This article is reprinted from the Utah Eats newsletter, compiled by Kolbie Peterson, The Salt Lake Tribune’s food and drink reporter. To get the newsletter in your inbox every Wednesday, become a subscriber by going to sltrib.com/newsletters.
I recently went to the enchanting Kahve Cafe, a Turkish cafe in an old house at 57 S. 600 East in Salt Lake City. Kahve Cafe specializes in Turkish coffee (“kahve” is the Turkish word for “coffee”) and sweet and savory Mediterranean foods.
Kahve Cafe owner Elif Ekin told me that the baklava and baklava custard are the cafe’s most popular menu items, and she graciously gave me a baklava education.
Baklava — which Ekin said originated in Turkey, where it’s a staple of traditional cuisine — is made up of layers of paper-like phyllo dough layered with nuts, and topped with syrup (sugar water and lemon) after it comes out of the oven.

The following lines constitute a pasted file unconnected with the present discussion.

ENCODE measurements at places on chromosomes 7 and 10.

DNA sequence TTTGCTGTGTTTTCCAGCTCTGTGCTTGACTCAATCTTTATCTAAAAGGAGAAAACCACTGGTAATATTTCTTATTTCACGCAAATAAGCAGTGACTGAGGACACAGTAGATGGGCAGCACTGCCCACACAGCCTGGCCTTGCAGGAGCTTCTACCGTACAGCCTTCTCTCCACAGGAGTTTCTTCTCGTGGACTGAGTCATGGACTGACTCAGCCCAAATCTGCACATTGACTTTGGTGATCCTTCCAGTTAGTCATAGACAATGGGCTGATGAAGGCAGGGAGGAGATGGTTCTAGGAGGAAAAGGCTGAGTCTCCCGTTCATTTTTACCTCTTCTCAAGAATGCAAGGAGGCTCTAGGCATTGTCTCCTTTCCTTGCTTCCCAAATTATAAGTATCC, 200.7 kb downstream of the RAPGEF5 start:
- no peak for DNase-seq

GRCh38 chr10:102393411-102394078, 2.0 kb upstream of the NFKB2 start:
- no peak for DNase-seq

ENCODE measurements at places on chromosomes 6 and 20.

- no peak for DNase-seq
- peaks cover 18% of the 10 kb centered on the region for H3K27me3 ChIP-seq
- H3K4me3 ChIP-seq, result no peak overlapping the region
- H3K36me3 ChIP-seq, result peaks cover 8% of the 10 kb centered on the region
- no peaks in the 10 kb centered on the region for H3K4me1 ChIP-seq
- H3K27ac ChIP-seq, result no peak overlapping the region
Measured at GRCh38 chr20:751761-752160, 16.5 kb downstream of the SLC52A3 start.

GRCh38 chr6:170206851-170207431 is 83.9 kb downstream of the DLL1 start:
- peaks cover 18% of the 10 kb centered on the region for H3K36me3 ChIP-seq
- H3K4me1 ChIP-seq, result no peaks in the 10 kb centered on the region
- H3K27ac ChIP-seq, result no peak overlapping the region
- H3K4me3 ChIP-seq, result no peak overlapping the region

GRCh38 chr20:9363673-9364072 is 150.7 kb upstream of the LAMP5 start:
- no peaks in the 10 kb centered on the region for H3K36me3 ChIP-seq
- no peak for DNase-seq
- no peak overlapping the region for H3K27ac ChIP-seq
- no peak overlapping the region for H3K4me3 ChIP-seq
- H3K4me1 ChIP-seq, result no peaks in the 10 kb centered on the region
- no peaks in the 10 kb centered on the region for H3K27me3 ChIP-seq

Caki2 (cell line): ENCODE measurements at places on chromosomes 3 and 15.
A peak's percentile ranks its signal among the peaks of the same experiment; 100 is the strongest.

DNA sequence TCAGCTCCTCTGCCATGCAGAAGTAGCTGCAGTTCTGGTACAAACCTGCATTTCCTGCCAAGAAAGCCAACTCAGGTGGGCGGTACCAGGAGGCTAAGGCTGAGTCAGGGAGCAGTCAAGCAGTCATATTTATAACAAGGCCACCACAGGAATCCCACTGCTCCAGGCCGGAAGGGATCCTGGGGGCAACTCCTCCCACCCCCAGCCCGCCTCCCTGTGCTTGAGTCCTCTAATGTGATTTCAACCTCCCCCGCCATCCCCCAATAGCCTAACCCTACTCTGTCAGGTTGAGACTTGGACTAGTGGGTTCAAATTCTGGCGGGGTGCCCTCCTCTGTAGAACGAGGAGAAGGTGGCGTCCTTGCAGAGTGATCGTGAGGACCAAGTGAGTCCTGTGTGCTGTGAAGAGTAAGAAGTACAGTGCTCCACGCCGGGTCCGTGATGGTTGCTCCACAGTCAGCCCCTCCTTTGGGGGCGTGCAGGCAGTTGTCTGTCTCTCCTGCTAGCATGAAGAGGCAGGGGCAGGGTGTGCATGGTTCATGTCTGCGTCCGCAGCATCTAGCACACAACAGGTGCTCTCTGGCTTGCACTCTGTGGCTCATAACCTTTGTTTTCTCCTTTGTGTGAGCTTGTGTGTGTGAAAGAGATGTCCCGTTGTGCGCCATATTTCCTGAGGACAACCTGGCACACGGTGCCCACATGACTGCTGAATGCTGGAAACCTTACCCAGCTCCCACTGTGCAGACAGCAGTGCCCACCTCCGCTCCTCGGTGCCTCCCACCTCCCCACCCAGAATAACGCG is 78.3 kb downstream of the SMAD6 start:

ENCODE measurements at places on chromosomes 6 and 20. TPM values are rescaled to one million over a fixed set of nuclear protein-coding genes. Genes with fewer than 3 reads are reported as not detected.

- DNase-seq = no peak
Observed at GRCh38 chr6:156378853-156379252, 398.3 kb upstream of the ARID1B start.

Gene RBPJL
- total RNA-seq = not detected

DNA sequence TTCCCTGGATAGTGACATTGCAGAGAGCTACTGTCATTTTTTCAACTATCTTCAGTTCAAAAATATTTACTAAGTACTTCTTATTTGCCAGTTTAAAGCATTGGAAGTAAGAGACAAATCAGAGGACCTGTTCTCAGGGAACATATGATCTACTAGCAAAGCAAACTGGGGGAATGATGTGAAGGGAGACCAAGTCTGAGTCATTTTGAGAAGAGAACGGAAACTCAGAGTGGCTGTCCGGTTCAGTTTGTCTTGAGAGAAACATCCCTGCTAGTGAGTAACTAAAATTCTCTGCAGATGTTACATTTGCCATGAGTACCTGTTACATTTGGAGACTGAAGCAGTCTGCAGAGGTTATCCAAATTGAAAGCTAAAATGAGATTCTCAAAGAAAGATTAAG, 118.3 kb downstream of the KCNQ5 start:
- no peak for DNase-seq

“You have three different texture and flavor points,” she said. “So when you first bite it, you get the crunch, and then you get a little bit of a goo in the syrup and the nuts in the middle, and then you get the gooey syrup in the bottom.”
Ekin said she likes to think of baklava as a creative “palette” that she can infuse with flavors from candy, dried fruit and even beer. “We always have six to seven bite-sized pieces of different flavors in the case at a time,” she said.
To pair with your baklava, you have to try the Turkish coffee. In Turkey, Ekin said, it’s common to see people on streets near markets with big copper pans of hot coals, in which they dredge the pot of coffee to cook it. At Kahve Cafe, they use the electric version of that, where cups of coffee are heated in hot sand that’s warmed by a hot plate underneath. (I posted a video of this process on my Instagram feed.)
“When you cook the coffee in the hot sand, it creates a more even flavor,” Ekin said. “And it has a richer depth of flavor that you don’t get from just cooking on the stovetop.”
The coffee is served in tiny, beautiful cups. Once you get your coffee and baklava at Kahve Cafe, all you have to do is find a cozy nook and then sip and nibble the afternoon away.